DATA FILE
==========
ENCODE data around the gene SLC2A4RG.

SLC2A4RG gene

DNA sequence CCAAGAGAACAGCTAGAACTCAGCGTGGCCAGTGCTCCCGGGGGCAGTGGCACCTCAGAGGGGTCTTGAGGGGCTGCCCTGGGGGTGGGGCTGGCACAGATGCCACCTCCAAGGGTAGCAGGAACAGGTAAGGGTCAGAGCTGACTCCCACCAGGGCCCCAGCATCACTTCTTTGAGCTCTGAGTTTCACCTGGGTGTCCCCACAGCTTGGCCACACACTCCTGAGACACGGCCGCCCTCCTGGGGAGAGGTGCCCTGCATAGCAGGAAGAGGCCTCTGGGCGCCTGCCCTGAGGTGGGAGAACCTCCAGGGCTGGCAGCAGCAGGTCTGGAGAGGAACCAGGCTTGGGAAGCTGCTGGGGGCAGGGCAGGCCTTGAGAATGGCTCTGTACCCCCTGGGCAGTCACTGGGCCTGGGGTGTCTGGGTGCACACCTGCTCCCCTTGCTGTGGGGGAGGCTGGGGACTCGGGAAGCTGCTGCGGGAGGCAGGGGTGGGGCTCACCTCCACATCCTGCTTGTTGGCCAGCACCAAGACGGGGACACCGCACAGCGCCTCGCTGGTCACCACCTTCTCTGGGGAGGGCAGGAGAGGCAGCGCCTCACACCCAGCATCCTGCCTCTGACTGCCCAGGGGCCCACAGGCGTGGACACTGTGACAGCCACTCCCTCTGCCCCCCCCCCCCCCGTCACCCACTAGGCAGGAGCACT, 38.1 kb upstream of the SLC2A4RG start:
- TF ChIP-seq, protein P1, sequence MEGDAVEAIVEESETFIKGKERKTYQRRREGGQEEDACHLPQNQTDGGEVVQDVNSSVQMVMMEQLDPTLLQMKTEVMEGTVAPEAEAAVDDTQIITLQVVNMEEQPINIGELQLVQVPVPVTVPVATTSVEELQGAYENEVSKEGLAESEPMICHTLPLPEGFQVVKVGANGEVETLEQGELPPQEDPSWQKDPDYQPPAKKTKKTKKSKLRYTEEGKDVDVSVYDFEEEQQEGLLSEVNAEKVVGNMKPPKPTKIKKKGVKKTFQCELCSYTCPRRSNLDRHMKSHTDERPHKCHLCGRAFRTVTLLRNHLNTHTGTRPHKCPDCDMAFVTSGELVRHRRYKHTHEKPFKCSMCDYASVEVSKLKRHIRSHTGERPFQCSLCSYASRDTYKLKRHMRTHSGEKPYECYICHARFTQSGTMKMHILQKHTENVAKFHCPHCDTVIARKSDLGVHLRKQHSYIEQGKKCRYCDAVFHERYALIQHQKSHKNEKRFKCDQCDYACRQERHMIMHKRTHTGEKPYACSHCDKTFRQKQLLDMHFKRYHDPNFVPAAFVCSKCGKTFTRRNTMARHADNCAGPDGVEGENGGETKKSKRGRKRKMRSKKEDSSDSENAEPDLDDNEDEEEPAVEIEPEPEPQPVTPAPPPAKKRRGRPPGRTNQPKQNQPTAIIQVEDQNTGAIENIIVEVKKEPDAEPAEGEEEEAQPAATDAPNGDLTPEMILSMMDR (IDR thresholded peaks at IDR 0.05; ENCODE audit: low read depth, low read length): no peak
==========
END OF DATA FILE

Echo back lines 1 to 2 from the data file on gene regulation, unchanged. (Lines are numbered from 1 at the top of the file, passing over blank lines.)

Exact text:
ENCODE data around the gene SLC2A4RG.

SLC2A4RG gene